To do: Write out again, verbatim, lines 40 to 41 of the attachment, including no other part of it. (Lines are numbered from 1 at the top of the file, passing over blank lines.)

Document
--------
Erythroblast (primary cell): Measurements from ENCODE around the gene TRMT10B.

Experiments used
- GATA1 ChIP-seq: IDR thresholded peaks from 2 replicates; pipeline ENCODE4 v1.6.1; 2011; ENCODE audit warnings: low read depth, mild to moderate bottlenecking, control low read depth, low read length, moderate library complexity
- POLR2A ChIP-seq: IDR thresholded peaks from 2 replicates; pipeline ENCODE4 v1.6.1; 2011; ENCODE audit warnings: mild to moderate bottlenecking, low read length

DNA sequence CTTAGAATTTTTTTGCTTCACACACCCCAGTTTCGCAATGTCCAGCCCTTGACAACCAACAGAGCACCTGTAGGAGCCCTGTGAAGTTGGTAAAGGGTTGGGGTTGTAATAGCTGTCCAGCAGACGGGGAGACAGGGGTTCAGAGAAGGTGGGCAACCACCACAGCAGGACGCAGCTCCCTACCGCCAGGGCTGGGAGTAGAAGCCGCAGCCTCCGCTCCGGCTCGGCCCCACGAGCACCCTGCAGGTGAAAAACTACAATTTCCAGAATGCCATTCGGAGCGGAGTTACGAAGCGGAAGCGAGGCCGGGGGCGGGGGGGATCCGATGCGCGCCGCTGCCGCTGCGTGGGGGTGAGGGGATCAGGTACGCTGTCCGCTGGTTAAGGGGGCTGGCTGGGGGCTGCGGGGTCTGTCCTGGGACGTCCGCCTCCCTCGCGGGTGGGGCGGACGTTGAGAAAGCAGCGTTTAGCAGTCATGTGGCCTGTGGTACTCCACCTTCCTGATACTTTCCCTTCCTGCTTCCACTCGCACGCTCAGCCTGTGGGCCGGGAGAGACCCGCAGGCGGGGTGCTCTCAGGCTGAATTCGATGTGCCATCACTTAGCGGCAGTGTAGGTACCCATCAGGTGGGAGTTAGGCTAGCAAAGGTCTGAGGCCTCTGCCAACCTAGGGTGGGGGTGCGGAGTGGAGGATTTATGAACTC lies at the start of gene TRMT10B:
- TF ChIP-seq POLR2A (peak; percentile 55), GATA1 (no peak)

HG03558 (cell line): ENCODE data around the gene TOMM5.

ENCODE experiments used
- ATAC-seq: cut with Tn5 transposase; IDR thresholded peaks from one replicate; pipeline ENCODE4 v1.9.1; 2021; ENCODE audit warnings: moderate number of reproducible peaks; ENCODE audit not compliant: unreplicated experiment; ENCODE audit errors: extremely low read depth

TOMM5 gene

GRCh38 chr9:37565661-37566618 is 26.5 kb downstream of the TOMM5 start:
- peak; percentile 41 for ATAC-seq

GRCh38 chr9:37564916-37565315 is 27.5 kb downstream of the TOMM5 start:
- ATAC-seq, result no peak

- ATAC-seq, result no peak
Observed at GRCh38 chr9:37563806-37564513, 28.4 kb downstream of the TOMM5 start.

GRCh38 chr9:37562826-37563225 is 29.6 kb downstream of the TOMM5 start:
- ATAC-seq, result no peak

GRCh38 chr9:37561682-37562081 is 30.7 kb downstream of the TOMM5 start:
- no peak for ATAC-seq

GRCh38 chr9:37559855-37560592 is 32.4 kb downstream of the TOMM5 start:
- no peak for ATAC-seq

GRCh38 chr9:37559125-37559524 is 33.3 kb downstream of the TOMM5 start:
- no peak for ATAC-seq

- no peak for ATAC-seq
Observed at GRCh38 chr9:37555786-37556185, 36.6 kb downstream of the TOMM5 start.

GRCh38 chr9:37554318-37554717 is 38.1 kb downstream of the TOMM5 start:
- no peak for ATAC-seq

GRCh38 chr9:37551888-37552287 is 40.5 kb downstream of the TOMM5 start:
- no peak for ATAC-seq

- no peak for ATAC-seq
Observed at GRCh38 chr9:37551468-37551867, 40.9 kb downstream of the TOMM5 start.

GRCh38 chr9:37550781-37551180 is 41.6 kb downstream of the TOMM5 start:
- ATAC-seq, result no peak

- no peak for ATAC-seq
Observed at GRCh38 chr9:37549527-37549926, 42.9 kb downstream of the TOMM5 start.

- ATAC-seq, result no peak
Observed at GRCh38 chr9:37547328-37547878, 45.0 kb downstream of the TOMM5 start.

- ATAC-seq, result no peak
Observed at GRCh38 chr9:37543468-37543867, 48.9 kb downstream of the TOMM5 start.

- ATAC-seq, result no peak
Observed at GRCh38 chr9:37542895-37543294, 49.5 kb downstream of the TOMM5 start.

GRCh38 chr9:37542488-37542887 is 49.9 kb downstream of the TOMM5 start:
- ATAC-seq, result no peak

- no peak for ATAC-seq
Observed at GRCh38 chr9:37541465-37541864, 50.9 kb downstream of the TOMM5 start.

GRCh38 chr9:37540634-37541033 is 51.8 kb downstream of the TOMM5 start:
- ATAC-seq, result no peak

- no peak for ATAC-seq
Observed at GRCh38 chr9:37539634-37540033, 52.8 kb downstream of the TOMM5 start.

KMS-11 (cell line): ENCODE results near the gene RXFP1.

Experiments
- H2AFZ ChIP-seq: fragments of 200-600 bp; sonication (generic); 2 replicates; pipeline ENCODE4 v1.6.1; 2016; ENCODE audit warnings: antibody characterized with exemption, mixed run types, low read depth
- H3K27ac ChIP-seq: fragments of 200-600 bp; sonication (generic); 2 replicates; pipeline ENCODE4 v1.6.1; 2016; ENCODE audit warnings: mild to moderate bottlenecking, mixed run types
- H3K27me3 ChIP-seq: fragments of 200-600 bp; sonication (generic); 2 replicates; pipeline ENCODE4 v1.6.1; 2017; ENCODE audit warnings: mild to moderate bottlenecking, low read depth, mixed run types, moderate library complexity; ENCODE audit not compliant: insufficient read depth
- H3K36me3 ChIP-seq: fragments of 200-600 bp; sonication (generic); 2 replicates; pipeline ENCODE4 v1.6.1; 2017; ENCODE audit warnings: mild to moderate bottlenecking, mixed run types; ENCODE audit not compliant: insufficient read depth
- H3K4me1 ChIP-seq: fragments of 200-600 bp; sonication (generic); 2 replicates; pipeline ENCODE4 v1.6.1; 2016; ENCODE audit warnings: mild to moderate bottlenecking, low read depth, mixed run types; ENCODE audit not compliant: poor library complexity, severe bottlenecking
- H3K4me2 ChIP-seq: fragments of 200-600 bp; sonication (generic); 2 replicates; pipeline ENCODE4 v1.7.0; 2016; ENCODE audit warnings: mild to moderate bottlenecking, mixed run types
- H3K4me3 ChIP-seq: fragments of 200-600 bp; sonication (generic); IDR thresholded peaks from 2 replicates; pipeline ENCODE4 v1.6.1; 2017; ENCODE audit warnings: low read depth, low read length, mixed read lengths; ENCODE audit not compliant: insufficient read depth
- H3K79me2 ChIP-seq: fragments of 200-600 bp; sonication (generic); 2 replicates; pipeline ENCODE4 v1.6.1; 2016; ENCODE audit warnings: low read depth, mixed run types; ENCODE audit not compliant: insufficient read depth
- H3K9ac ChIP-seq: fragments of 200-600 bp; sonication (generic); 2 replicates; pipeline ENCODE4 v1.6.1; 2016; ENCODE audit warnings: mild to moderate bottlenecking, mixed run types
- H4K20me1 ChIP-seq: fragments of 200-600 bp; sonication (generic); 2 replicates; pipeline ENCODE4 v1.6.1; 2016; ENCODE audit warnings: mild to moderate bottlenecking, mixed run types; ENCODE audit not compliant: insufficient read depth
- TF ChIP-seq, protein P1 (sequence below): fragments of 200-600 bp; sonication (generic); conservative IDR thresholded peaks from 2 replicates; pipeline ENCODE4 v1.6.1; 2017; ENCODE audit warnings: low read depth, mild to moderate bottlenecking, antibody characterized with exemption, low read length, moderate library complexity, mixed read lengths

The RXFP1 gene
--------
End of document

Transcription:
Observed at GRCh38 chr9:37543468-37543867, 48.9 kb downstream of the TOMM5 start.

- ATAC-seq, result no peak